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 FNS  Vol.10 No.4 , April 2019
Comparative Effects of Selected Underutilized Wild Beans on Plasma Lipid Profile and Liver Function of Rats Fed with High Fats Diet
Abstract: Dietary fiber content of beans is known to be responsible in the management of metabolic syndrome by delaying the degree of glucose as fuels, changing fat utilization, and controlling appetite through increased satiety, thus lowering the risk of cardiovascular diseases. Hence some selected varieties of underutilized wild beans were evaluated to study their anti-lipidemic effects. Prior to this, attempts were made to ferment the non-digestible fractions of the beans with fermentable micro-organism and the respective gut metabolites were determined. Lipid profile result carried out in the blood showed high density lipoprotein to be significantly (p ≤ 0.05) high in Pakala group with a value of 2.2 ± 0.02 compared to other groups. While for low density lipoprotein (LDL); rats with Otili in their diet had the highest LDL with a value of 0.45 ± 0.01. However, the group of rats fed with Feregede had the least cholesterol level compared to other groups of rats fed with respective wild beans and the negative control group. Otili had the highest ALP with value of 89 ± 1.0. Otili group also had a significant lower value of both aspartate amino transferase and alanine amino transferase. The biochemical indices reported in this study vary from one type of wild bean to another.

1. Introduction

Metabolic syndrome is the group of metabolic conditions associated with the risks of cardiovascular diseases elevated serum triglycerides and LDL cholesterol, low HDL cholesterol, central adiposity, high serum glucose, and high blood pressure [1] [2] . Consumption of beans in the diet is considered beneficial for healthy individuals as well as those preconditioned for metabolic syndrome by lowering serum total cholesterol and LDL cholesterol [3] [4] . Resistant starch and dietary fiber content of beans are mainly responsible in the management of metabolic syndrome by delaying the degree of glucose as fuels, changing fat utilization, and controlling appetite through increased satiety, thus lowering the risk of cardiovascular diseases [5] [6] .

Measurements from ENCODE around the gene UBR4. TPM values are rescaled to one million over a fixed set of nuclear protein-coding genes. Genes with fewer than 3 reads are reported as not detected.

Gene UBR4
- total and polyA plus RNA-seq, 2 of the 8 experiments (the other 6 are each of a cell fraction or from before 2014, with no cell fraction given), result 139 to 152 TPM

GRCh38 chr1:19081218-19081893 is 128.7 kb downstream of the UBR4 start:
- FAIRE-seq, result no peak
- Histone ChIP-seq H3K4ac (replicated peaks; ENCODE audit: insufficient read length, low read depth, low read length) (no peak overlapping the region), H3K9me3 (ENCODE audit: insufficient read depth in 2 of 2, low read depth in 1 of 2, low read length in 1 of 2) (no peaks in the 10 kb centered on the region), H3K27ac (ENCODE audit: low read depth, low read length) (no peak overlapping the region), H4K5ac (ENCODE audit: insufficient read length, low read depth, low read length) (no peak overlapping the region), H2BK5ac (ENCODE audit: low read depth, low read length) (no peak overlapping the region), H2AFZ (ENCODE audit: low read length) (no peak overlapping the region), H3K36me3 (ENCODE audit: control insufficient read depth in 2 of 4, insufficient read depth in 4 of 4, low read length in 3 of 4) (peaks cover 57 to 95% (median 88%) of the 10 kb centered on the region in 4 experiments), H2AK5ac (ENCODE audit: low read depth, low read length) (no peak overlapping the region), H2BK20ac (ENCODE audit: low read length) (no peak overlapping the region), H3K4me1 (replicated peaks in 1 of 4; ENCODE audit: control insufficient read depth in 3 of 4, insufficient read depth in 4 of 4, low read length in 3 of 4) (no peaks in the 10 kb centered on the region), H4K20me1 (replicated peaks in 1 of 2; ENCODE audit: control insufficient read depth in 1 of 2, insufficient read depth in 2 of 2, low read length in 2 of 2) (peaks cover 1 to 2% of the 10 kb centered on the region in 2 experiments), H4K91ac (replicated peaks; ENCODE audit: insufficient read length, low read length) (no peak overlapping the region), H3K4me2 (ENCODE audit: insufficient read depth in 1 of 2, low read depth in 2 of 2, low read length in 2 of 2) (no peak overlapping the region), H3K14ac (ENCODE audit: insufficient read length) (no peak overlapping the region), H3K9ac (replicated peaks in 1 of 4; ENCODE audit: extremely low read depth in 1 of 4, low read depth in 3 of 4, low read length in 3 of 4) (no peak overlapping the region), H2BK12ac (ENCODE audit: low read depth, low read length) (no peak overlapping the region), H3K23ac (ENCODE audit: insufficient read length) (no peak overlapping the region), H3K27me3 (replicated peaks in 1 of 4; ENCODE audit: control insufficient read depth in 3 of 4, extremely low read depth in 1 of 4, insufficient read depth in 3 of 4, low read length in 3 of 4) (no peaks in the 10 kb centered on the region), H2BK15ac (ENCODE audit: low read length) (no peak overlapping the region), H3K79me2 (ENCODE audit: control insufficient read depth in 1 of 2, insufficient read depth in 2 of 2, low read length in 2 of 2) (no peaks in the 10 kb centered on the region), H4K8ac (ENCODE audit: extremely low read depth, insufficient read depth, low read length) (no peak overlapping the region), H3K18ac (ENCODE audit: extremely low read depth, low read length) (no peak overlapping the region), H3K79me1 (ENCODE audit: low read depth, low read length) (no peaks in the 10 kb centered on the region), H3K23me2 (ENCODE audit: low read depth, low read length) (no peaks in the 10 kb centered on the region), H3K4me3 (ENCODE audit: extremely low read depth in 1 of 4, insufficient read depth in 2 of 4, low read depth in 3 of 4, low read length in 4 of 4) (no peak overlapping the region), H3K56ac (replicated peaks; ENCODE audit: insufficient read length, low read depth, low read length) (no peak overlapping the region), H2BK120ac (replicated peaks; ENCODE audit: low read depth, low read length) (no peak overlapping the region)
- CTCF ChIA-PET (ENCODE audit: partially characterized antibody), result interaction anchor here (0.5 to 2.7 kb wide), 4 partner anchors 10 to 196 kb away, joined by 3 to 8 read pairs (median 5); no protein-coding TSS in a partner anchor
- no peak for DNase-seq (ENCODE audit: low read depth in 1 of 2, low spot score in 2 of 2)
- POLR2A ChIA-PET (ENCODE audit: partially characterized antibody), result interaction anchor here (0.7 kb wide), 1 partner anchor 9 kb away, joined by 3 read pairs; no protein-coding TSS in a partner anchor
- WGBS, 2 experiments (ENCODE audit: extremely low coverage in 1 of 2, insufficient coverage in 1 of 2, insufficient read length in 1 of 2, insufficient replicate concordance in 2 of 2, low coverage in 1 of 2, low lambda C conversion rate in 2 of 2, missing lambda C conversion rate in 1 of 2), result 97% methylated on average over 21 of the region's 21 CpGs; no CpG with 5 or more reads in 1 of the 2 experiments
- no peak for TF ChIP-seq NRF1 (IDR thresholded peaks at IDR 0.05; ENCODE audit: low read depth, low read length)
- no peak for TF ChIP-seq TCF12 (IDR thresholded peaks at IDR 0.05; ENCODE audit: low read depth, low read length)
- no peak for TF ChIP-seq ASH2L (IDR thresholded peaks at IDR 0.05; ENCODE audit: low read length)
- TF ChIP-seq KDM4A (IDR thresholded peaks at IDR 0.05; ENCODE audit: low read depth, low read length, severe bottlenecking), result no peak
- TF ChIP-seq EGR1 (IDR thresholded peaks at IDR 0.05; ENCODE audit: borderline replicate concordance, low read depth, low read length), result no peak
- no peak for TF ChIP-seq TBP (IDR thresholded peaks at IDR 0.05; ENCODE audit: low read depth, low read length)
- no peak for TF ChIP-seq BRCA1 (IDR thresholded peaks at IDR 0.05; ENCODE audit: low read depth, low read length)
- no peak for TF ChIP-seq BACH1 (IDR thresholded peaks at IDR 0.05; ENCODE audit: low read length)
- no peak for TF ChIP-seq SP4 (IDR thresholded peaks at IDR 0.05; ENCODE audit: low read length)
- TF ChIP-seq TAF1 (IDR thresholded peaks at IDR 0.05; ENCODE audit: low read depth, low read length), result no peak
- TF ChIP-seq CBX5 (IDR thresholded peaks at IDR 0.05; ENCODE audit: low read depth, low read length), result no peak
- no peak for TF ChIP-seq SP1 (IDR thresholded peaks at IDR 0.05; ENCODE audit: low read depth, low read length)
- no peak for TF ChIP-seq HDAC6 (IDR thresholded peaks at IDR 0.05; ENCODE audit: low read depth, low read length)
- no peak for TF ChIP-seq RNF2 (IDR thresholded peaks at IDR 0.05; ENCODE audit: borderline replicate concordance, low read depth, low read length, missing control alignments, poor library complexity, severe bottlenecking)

Fermentation of soluble fiber (SF) as well as resistant starch (RS) by bacteria in the large intestine results in the generation of specific short chain fatty acids (SCFA), propionate being the dominant, which alters metabolic pathways resulting in reduced serum cholesterol [7] [8] . Thus, increased production of SCFA by fermentation of RS is an underlying reason for the protective benefits by the consumption of dry beans [7] [9] . The cholesterol lowering effect of dietary fiber has been ascribed to its ability to restrain the intestinal absorption of neutral steroids and bile acids and total steroid excretions [10] . Hypocholesterolemic effect can also be achieved by regular ingestion of beans that reduce the need to rely on animal proteins by replacing it through plant proteins [11] . In addition to this, beans α-amylase inhibitor is known to have anti-obesity effect as α-amylase inhibitory action to starch digestion causes energy restriction resulting in mobilization of body fat reserves [12] .

Several epidemiological and clinical studies have shown positive effects of beans consumption in lowering the risk of coronary heart diseases and cardiovascular diseases [7] [13] . In an epidemiological trial, men and women consuming four times or more legumes per week decreased their risks of coronary heart diseases and cardiovascular diseases up to 22% and 11%, respectively, as compared to those with once serving per week [14] . A 1% decline in serum total cholesterol reduces the risk of coronary heart disease by 2%, while each 1% decline in serum LDL cholesterol decreases the risk to about 1% [15] . In a clinical trial, Anderson and Moore [16] investigated that utilization of 275 g of navy beans by hyper cholesterolemic patients for three weeks decreased serum cholesterol and LDL cholesterol up to 19% and 24%, respectively; while in second trial, 24% reduction was observed in both total cholesterol and LDL cholesterol under metabolic ward conditions with similar diet. Anderson [1] had previously also investigated that consumption of baked beans by hypercholesterolemic patients for two weeks reduced total cholesterol and LDL cholesterol by 12% and 15%, respectively. Similarly, Han et al. [17] investigated that resistant starches of beans reduce the serum cholesterol concentration in rats. In another study, hyper cholesterolemic men were given half a cup daily intake of baked beans for a period of 8 weeks, which resulted in reductions of serum LDL cholesterol and total cholesterol by 5% and 6%, respectively [13] . Against this backdrop the mechanism of the prevention of the cardiovascular diseases by beans is well studied but not in the perspective of exploring the underutilized wild beans as presented in this study.

2. Materials and Methods

2.1. Collection of Cultivar

As described in our previous study [18] the legumes (beans) used in this work are of two types; Wild-type beans Sphenostyles stenocarp (Otili African yam bean), Cajanuscajan (Feregede Pigeon pea), Phaseolus lunatus (Pakala lima beans) and Edible bean Phaseolus vulgaris (Oloyin kidney bean). They are gotten from the farmers in Ado-Ekiti.

2.2. Experimental Animals